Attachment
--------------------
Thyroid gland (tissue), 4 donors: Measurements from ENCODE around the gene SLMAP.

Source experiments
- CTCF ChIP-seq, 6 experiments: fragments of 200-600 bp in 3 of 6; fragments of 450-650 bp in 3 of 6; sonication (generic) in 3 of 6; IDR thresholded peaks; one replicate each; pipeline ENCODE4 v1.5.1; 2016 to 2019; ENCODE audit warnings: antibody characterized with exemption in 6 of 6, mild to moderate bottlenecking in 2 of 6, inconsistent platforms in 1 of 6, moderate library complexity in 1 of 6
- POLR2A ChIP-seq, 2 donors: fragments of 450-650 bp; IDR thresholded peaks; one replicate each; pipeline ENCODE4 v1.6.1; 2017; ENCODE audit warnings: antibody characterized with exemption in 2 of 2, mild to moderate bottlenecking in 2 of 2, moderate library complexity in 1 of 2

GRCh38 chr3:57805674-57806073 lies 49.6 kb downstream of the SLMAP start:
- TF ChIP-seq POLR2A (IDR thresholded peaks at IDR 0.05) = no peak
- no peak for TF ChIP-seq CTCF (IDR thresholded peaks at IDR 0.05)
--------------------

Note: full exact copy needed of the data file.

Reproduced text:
Thyroid gland (tissue), 4 donors: Measurements from ENCODE around the gene SLMAP.

Source experiments
- CTCF ChIP-seq, 6 experiments: fragments of 200-600 bp in 3 of 6; fragments of 450-650 bp in 3 of 6; sonication (generic) in 3 of 6; IDR thresholded peaks; one replicate each; pipeline ENCODE4 v1.5.1; 2016 to 2019; ENCODE audit warnings: antibody characterized with exemption in 6 of 6, mild to moderate bottlenecking in 2 of 6, inconsistent platforms in 1 of 6, moderate library complexity in 1 of 6
- POLR2A ChIP-seq, 2 donors: fragments of 450-650 bp; IDR thresholded peaks; one replicate each; pipeline ENCODE4 v1.6.1; 2017; ENCODE audit warnings: antibody characterized with exemption in 2 of 2, mild to moderate bottlenecking in 2 of 2, moderate library complexity in 1 of 2

GRCh38 chr3:57805674-57806073 lies 49.6 kb downstream of the SLMAP start:
- TF ChIP-seq POLR2A (IDR thresholded peaks at IDR 0.05) = no peak
- no peak for TF ChIP-seq CTCF (IDR thresholded peaks at IDR 0.05)